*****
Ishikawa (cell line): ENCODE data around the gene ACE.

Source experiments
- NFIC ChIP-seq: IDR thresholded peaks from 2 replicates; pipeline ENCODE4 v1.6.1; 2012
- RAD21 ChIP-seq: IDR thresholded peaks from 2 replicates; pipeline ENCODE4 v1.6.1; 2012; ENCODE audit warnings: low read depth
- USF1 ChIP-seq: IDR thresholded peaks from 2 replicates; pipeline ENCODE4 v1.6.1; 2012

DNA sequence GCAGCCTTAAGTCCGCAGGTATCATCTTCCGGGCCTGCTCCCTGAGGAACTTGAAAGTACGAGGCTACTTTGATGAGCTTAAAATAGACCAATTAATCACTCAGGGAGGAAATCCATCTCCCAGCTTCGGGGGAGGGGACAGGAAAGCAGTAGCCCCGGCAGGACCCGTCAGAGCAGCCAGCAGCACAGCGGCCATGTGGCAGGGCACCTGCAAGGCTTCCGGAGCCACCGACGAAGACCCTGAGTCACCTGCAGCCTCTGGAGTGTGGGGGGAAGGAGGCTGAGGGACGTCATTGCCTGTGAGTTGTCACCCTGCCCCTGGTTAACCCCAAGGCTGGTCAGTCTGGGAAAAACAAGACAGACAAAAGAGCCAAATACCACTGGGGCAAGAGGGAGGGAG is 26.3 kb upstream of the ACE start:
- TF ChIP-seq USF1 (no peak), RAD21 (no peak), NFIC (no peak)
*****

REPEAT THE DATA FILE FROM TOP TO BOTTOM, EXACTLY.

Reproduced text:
Ishikawa (cell line): ENCODE data around the gene ACE.

Source experiments
- NFIC ChIP-seq: IDR thresholded peaks from 2 replicates; pipeline ENCODE4 v1.6.1; 2012
- RAD21 ChIP-seq: IDR thresholded peaks from 2 replicates; pipeline ENCODE4 v1.6.1; 2012; ENCODE audit warnings: low read depth
- USF1 ChIP-seq: IDR thresholded peaks from 2 replicates; pipeline ENCODE4 v1.6.1; 2012

DNA sequence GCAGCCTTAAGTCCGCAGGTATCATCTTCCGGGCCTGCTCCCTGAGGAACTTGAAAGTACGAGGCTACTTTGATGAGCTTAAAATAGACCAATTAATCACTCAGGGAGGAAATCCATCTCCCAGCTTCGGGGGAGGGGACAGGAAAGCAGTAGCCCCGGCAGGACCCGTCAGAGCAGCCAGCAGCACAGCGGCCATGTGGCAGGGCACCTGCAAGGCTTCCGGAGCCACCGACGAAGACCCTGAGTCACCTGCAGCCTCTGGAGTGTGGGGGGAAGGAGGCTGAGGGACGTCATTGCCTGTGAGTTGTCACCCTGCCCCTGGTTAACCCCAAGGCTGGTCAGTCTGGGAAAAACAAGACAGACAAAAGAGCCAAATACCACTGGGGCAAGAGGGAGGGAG is 26.3 kb upstream of the ACE start:
- TF ChIP-seq USF1 (no peak), RAD21 (no peak), NFIC (no peak)